Paramedics punched and attacked with nine-inch knife
A paramedic was punched in the stomach and others threatened with a nine-inch knife in two horrific separate attacks.
Two ambulance crews were attacked after being called to patients reporting potentially life-threatening injuries.
The latest assaults come after three crews were assaulted in separate incidents which left two ambulance workers seeking hospital treatment last week.
Last night, Monday, July 20, a crew was attacked in Choppington, near Morpeth, after being called to a patient who was reported as unconscious and not breathing.
Two ambulance crews and a rapid response paramedic attended and were able to revive the patient, who then started lashing out.
One paramedic reported that the patient spat into their eye and slapped them. When the crew retreated to the safety of their vehicle, they were chased by the patient armed with a nine-inch kitchen knife.
He began hitting the side of the ambulance with the handle of the knife and trying to break a window before police arrived and arrested him.
The patient was so violent he had to be transported to hospital in the back of a police van. The ambulance crew were checked over at Northumbria Hospital, but thankfully were not seriously harmed.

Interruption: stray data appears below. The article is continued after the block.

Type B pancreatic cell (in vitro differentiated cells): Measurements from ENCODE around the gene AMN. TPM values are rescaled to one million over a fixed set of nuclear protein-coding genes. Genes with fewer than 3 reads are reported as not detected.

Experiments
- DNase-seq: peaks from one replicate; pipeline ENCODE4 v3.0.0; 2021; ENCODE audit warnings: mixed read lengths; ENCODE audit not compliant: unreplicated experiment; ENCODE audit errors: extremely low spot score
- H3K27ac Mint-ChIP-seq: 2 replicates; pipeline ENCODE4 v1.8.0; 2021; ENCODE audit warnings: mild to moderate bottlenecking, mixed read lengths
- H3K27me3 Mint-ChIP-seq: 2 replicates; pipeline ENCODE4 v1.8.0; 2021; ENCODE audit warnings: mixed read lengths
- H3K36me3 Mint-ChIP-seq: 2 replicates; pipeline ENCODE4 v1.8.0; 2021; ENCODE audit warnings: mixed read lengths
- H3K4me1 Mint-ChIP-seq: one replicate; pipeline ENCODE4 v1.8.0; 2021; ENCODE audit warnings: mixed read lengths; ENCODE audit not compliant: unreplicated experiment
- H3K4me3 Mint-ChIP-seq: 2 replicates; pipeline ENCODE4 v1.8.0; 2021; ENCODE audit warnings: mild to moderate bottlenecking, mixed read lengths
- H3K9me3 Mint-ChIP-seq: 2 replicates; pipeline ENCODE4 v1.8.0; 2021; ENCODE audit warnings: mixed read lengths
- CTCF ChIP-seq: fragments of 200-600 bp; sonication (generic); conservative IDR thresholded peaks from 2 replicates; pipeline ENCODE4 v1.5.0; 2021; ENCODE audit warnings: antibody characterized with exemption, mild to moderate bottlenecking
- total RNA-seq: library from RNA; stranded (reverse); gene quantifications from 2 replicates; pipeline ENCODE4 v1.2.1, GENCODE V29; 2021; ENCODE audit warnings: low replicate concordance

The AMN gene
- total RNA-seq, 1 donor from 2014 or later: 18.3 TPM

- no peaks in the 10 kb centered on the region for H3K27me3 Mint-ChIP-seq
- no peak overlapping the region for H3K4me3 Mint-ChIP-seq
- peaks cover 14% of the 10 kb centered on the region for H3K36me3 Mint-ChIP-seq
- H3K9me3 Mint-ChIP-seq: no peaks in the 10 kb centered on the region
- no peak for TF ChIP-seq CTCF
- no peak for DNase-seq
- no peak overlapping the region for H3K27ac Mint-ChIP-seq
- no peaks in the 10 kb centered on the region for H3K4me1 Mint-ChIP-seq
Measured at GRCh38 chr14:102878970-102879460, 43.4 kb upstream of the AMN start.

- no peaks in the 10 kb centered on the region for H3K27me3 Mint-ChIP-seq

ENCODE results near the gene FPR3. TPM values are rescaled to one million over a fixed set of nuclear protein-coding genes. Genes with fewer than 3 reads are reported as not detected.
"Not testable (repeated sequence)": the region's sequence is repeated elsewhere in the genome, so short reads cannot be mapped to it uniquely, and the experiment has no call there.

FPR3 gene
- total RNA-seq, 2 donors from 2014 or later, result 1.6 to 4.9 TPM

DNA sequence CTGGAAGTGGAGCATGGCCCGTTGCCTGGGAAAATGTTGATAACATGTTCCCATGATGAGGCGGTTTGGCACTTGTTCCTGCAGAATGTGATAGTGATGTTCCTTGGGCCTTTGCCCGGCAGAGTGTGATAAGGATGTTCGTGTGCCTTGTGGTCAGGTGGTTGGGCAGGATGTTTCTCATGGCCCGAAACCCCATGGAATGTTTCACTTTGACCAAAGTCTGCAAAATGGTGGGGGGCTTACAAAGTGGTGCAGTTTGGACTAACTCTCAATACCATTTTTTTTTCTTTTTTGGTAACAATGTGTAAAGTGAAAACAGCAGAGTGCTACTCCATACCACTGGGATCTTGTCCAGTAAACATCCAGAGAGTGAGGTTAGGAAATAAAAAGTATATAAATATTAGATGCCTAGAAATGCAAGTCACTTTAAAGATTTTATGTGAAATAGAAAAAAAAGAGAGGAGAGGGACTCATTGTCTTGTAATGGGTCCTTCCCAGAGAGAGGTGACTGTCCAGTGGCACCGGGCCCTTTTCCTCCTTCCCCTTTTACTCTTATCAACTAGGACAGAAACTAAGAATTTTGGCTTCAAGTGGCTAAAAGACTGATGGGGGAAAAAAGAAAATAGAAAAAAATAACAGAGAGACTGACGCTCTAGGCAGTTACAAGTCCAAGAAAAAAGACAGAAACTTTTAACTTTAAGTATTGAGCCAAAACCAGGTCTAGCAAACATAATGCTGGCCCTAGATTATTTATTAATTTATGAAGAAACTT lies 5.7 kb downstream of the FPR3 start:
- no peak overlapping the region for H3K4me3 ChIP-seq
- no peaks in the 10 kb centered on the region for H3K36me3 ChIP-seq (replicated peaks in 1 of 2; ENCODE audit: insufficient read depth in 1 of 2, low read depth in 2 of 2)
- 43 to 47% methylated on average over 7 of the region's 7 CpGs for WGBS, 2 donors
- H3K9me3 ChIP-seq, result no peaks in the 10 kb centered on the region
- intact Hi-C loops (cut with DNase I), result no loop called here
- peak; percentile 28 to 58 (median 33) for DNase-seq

In a separate incident in the early hours of this morning, an ambulance paramedic was violently punched in the stomach while treating a patient for a stab wound in the Langley Park area of County Durham. The paramedic was too badly injured to continue her shift and is now off work.
Paul Liversidge, deputy chief executive of North East Ambulance Service (NEAS), said: “Enough is enough. This despicable behaviour is harming my staff and putting the lives of other patients at risk when we’re unable to respond to the next emergency because of an assault.
“I am sending a clear message to those who think it’s okay to attack my staff that we will not tolerate this behaviour.
"I will support my crews with the full weight of this organisation to prosecute those individuals and ensure that the courts act not just to punish those who attack emergency workers, but that their sentences also act as a deterrent for others who believe this is acceptable behaviour.”